Fishing's global footprint

Bluefin tuna and chef Image copyright Reuters
Image caption Bluefin tuna - top of the food chain, and top of many people's eating lists

I'm not sure whether logically you can have such a thing as a footprint in water... but if you can, then the footprints of human fishermen now cover much more of the world's oceans than half a century ago.

In a WWF-commissioned report out this week, the spread is documented graphically.

The authors, based at the University of British Columbia in Canada, use the concept of "primary production required" (PPR) to illustrate the spread.

The idea is to calculate the proportion of primary production - all the chemical energy stored up in living things as a result of photosynthesis - that goes to meeting human needs.

The higher up the food chain you go to find the fish of interest, the more primary productivity you're using. The ones we tend to like eating best, be it tuna, cod or salmon, live at or near the top.

So at different points on the oceans and in different years, you get a variety of numbers, depending on how heavily they're being fished and what type of fish is being taken.

It's quite common now to find that humanity is taking 10%, 20%, even 30% of an area's primary productivity, the study calculates.

This isn't a precise measure of how destructive or sustainable the fishing is in a particular area - you might, for example, take virtually all of a valuable but rare species out of the water and end up with a low PPR value.

But when you read the report's calculations that the extent of ocean at 10% PPR has increased about 10-fold since 1950, that gives you some idea of how industrial fishing has spread across the world.

The spread is shown even more graphically in an animation produced along with the report, which shows nations sending ever bigger boats across the high seas to find fish in areas ever more remote from land.

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Media captionWWF animation showing how fishing has expanded since 1950

Today there is barely an area untouched by fishing.

Regulation of fishing on the high seas has historically been done with the lightest of light touches.

With a few exceptions, the Regional Fisheries Management Organisations (RFMOs), formed of nation states with an interest in the given region, have done very little to stem unsustainable catches.

This is one of the issues that a number of environmental groups are desperate to move up the agenda of the Rio+20 meeting later this year, which could see overfishing being discussed by heads of state - a rare opportunity.

Image copyright Other
Image caption Coral reefs, like this one in Irish waters, can be severely damaged by bottom fishing

This push is backed by some European nations, though others are reportedly keen to keep fishing as low on the list of issues as possible.

Given the history of EU fisheries regulation, you might think the bloc is ill-placed to pose as a reformer.

But under its current fisheries commissioner, Maria Damanaki, the European Commission shows many signs of trying to put its historically dysfunctional house in order.

Shortly, it will publish proposals on regulating fishing for deep-sea species in the north-east Atlantic.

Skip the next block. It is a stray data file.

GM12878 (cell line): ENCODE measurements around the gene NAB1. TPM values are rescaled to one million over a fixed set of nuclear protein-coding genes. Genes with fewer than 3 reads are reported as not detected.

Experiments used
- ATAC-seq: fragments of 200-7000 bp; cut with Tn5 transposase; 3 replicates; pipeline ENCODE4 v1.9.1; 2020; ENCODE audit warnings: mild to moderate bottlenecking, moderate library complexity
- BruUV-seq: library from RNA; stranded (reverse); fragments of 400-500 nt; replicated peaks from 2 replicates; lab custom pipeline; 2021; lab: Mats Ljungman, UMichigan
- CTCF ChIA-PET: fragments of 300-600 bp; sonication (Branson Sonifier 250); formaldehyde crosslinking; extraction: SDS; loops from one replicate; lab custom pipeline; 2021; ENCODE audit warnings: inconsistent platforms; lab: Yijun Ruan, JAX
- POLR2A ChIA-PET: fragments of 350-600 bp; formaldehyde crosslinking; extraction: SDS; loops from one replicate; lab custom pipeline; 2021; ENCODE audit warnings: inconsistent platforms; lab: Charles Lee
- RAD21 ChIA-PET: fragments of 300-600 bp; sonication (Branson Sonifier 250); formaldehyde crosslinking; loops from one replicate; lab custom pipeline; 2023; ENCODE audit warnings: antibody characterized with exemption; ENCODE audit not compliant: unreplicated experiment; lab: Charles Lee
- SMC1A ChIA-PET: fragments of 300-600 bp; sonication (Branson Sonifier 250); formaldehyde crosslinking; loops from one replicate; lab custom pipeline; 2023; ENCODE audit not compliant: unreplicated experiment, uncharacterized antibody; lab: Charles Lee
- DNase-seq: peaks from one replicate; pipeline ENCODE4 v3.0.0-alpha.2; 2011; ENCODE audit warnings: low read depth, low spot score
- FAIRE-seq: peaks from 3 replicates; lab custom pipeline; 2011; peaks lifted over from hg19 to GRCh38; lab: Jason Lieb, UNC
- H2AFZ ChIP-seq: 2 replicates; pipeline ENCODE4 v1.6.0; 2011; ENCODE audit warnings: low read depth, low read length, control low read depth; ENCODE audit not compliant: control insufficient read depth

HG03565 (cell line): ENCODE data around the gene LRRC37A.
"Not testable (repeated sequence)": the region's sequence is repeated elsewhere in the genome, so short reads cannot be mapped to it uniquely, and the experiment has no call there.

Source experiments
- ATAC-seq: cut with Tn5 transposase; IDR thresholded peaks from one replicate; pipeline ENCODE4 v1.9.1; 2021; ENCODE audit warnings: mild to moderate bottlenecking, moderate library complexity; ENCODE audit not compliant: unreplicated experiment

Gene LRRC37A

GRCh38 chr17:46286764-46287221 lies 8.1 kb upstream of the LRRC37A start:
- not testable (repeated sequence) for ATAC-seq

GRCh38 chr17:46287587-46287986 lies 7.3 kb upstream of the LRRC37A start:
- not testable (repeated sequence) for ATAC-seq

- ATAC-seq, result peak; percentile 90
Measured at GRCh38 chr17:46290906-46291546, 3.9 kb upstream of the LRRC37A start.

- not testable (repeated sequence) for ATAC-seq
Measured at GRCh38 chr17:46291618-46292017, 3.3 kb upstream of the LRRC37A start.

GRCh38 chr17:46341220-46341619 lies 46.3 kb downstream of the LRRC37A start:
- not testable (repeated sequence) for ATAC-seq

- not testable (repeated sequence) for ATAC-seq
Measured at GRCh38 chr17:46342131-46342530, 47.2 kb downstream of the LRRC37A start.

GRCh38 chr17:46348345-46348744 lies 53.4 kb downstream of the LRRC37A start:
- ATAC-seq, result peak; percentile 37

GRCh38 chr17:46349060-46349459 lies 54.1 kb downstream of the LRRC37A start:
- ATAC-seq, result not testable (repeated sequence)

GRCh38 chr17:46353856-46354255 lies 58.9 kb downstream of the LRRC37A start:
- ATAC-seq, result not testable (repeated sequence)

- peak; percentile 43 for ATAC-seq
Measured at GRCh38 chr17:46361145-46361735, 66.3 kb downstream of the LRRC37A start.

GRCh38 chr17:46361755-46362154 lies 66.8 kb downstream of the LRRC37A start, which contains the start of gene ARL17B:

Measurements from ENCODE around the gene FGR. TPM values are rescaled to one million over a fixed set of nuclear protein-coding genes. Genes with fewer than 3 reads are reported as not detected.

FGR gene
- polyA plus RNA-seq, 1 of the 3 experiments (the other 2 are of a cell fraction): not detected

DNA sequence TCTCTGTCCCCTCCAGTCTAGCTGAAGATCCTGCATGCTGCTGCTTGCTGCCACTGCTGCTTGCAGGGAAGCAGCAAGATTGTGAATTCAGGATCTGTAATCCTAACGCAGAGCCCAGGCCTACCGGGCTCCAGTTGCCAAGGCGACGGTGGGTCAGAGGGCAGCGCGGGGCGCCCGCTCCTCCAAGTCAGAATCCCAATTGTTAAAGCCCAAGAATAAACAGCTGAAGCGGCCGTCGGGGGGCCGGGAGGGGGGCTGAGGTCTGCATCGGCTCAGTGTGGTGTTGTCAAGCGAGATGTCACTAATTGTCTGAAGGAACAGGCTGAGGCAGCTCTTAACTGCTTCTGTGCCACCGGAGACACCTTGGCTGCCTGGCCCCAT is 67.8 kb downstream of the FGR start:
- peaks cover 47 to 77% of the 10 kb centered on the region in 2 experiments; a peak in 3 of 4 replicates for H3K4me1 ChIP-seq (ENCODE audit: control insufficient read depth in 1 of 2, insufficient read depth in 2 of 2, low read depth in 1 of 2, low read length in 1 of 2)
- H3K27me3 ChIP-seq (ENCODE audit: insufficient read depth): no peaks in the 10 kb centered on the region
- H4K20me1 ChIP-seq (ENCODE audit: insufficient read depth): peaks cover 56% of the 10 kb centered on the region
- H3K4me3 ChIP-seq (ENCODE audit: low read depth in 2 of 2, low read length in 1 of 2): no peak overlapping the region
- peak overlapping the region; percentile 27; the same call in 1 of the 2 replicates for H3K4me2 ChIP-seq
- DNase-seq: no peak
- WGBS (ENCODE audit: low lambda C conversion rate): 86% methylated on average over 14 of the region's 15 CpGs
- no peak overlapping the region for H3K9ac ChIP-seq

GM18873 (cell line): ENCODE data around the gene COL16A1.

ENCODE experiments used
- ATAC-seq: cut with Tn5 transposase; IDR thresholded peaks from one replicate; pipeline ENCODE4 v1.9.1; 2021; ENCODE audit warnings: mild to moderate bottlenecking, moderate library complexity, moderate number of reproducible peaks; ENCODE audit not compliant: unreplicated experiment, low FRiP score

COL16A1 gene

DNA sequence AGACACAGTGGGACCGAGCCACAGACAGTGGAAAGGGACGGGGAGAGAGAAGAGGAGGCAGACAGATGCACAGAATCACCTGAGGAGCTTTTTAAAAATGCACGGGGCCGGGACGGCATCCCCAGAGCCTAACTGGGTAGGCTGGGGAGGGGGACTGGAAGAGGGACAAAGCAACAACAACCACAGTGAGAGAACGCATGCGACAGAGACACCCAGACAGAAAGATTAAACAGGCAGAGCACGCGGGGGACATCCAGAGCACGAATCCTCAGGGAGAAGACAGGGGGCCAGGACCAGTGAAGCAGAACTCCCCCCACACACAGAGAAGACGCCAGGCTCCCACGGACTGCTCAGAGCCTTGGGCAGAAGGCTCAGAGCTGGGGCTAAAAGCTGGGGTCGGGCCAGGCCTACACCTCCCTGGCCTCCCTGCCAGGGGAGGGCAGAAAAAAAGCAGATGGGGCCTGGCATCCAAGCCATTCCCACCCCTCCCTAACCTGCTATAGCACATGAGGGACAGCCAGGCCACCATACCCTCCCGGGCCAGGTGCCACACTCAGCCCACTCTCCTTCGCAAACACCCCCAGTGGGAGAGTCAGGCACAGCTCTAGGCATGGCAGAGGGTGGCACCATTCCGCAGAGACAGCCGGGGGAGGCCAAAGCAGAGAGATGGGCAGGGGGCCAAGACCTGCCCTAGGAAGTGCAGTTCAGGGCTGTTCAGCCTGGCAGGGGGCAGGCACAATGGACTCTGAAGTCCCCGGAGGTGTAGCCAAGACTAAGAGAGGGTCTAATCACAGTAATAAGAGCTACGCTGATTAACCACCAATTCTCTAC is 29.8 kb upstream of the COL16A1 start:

Parts of the area in question lies within territorial waters of EU nations, parts lie outside.

Biology doesn't see the boundary - and the commission is proposing therefore that the same regulations should apply inside and outside the demarcation line.

A draft of the proposals that has fallen into my possession shows the commission is explicit in its admission that so far, regulations haven't worked:

"The measures so far taken have not effectively solved the main problems of the fishery, namely:

  • the high vulnerability of these stocks to fishing
  • fishing with bottom trawls represents the highest risk of destroying irreplaceable and vulnerable marine ecosystems by fishing gear - the extent of destruction that has already occurred is unknown
  • fishing with trawls for deep-sea species involves high levels of undesired catch of deep-sea species
  • determining the sustainable level of fishing pressure via scientific advice is particularly difficult"

Among the new measures proposed are the phasing out of bottom trawls, the heavy gear that scrapes material from the bottom of the sea - fish, coral and anything else in its way.

In ecologically important areas, it's highly destructive.

Proponents point out that some areas of sea bottom are devoid of anything special and can stand it. The commission's argument is that too often, we don't know what is there before it is too late - and EU nations are committed to using the precautionary principle in such cases.

The commission also wants to see boats carrying independent scientific observers, and would be restricted to landing their catches in ports where inspection facilities are sophisticated enough to deal with the relatively unusual species involved.

Image copyright Other

Environmental groups are of course urging the commission to go further. And a report this week from the Pew Environment Group shows that in one sense, regulating bottom fishing should be very easy.

These species make up only 2-4% of catches globally. They account for about 1.3% of the total value of EU fisheries.

A small economic cost in involved in restricting them, then, for a significant ecological gain.

As with her other proposals for fisheries reform, there's no guarantee Ms Damanaki will manage to get the agreement of the major southern European fishing nations.

And there's no guarantee world leaders in Rio will look at the scientific evidence on industrial fishing and conclude that maybe we really are reaching the end of the line.

But as WWF's animation shows, exploitation of the oceans' riches is now a global phenomenon, and has become so with incredible speed.